Airline customers pay a pretty penny for the pure speed and convenience of traveling by jet to Thailand—a top-of-the-line way to go, when getting there is all you have in mind.
But many travelers who might prefer a little more of a Cambodian odyssey—or who would rather not part with hundreds of dollars—often miss out on other options for exiting the country.
Rest assured, those options are out there.
Travelers journeying from Cambodia to Thailand can make the trip overland in less than a day with relative ease, for about $25—and most of this jaunt can be made by air-conditioned bus and large boat.
One or two standard overland routes are charted in the major Cambodian travel guides: the long taxi ride to Poipet and the ferry from Sihanoukville to Koh Kong.
But another, virtually unknown route, which is in many ways more attractive than these, is available via the tiny port town of Sre Ambel.
A remote fishing and ship-building community, Sre Ambel sits at the tip of a narrow inlet off the Bay of Kompong Som, in the southeast corner of Koh Kong province. From Sre Ambel, fast boats leave for Koh Kong town every day at 11 am.
Board a 7:15 am bus from Phnom Penh to Sihanoukville and tell the driver you are going to Sre Ambel. He will let you off roughly 120 km outside Phnom Penh at a junction on National Route Four, where motorbike taxi drivers will be waiting.
From the junction, Sre Ambel is 18 km away by road—about a 15 minute ride over pastoral land and the foothills of a coastal range.
Once in Sre Ambel, head to the ferry landing on the waterfront. Ferry tickets are $10 each. The boat is docked just down the road from the town’s main shipyard, where a few big fishing boats are liable to be perched in drydock, under construction.
The ride to Koh Kong should take about four hours in fair weather, and about half of the time covers smooth waters in the Bay of Kompong Som. The ride is marked by wonderful views of tiny tree-covered islands and pristine coastline, often deserted but sometimes dotted with fishing boats beached on the sand.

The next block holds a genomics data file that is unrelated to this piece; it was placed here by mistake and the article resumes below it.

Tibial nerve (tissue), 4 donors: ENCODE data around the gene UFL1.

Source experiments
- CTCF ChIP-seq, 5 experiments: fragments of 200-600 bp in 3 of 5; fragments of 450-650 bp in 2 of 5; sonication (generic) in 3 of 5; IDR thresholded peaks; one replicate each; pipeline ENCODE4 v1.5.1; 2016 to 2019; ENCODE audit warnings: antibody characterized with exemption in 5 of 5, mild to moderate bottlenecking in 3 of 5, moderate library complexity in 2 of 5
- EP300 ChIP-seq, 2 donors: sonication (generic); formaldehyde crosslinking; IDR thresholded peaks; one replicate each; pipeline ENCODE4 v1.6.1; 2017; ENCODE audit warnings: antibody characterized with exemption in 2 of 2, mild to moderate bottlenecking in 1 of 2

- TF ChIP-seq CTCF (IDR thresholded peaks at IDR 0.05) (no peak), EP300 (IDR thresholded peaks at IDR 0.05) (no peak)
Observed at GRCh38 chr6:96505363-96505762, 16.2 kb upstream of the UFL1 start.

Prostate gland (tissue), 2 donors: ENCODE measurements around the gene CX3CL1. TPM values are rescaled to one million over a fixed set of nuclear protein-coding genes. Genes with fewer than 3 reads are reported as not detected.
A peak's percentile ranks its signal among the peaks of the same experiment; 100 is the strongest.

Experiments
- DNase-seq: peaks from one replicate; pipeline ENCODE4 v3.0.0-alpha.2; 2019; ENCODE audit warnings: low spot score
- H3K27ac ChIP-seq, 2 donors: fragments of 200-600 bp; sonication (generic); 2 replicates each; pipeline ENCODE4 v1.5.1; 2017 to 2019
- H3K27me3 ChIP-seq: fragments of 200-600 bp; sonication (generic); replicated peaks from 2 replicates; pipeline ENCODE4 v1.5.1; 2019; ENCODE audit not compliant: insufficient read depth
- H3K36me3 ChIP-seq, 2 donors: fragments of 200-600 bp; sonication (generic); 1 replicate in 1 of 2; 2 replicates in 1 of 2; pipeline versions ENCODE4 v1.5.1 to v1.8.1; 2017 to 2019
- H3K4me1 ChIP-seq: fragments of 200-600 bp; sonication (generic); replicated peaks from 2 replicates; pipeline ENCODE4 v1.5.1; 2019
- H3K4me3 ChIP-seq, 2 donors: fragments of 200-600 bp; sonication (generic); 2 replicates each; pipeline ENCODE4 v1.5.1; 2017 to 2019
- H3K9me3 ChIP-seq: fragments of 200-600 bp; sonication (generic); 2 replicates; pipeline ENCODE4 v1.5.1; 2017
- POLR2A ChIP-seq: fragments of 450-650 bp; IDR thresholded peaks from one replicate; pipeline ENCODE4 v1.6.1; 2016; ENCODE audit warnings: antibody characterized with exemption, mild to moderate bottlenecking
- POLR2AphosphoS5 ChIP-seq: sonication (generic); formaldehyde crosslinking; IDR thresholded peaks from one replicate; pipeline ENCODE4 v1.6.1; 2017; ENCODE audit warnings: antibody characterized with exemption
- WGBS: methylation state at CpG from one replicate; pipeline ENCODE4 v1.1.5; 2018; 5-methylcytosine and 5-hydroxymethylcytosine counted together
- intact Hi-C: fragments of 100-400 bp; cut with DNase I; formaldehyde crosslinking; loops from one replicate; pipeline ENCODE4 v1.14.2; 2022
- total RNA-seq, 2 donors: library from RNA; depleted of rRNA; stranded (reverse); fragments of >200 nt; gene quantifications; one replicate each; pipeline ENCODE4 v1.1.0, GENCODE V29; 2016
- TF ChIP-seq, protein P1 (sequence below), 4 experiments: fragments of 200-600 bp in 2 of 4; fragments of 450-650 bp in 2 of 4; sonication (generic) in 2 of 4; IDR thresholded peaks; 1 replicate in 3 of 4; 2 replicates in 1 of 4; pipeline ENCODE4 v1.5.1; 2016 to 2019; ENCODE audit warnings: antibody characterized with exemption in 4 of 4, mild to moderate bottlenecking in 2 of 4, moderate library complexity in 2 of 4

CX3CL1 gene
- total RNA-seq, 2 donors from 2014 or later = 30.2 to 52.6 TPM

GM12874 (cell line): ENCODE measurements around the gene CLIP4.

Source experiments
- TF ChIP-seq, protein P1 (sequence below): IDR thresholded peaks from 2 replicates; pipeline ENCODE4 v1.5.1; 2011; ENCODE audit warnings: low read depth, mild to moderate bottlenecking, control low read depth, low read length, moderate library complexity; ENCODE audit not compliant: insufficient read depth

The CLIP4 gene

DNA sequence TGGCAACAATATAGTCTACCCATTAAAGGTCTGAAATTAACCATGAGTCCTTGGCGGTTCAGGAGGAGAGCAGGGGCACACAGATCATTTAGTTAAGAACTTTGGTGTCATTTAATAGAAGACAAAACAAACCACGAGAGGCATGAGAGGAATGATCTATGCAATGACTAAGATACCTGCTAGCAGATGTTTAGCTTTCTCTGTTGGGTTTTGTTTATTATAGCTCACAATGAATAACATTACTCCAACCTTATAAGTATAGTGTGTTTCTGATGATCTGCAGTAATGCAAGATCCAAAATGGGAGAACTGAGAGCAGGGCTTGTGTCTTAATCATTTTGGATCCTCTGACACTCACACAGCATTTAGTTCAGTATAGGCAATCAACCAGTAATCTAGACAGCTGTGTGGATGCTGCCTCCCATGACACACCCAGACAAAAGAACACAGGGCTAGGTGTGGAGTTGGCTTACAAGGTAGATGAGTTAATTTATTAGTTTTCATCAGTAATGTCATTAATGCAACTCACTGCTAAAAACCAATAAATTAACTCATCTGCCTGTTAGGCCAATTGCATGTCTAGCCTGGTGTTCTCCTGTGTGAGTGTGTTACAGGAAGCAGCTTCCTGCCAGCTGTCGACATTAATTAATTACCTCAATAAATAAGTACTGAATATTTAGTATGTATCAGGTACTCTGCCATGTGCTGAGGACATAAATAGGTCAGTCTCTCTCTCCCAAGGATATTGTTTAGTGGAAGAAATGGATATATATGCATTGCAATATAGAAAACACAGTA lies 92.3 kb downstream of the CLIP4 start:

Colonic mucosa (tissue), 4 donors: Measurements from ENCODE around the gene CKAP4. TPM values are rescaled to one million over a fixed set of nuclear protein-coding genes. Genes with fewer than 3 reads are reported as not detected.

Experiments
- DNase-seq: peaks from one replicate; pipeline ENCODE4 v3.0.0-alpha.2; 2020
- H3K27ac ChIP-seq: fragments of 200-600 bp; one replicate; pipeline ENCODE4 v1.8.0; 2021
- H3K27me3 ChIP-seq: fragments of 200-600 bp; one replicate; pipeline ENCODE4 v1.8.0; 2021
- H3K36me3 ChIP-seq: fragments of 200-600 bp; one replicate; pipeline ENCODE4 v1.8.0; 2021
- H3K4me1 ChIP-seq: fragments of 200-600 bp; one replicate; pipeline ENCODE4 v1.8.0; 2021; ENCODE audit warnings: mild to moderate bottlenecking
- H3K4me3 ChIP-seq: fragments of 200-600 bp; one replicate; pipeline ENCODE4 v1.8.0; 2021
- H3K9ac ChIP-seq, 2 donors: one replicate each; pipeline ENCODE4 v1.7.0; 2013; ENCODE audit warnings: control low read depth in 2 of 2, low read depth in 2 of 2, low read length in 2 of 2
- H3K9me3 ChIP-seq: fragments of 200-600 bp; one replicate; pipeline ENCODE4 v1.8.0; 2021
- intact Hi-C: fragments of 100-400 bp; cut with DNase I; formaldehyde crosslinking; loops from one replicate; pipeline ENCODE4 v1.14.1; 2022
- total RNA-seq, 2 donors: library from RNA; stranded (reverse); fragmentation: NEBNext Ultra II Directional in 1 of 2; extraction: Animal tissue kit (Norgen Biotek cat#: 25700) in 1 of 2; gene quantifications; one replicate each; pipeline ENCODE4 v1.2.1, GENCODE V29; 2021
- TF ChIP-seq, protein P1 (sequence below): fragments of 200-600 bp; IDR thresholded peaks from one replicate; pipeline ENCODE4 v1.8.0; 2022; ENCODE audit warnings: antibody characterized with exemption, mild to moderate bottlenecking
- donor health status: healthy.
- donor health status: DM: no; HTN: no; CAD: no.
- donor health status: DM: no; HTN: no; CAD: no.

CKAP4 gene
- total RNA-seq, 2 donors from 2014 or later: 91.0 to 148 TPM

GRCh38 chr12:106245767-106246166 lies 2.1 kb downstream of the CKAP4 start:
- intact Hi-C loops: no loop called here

The ferry makes a brief island stop at its halfway point, and then proceeds to the Rak Long checkpoint just outside Koh Kong. Get off at Rak Long, and take one of the small speedboats waiting there to the Thai border at Hat Lek. Expect to pay about $2.50 or $3 for the ride.
The border closes at 5 pm. If you are heading to Bangkok, you will need to catch a bus out of Trat, a town about an hour’s ride north of the border. Trucks will be waiting at Hat Lek to take you there.
Take care to move fairly quickly once across the border, as there is a 6 pm bus out of Trat and then not another until 11 pm. The ride into Trat should cost about 100 baht ($2.50), and the bus to Bangkok is 170 baht ($4.15).
If you return to Cambodia by the same means, it is best to take an overnight bus from Bangkok to Trat and then cross the border just after it opens at 7 am. A $15 boat to Sihanoukville leaves from Koh Kong every day at 8 am—you can catch a speedboat from the border to meet it.
If you’re looking for sheer convenience and speed, take a plane. But if you have the time to take in the scenery, the overland trip to Bangkok is easy on the pocketbook and will show you more of Cambodia than the inside of Pochentong’s pre-flight lounge.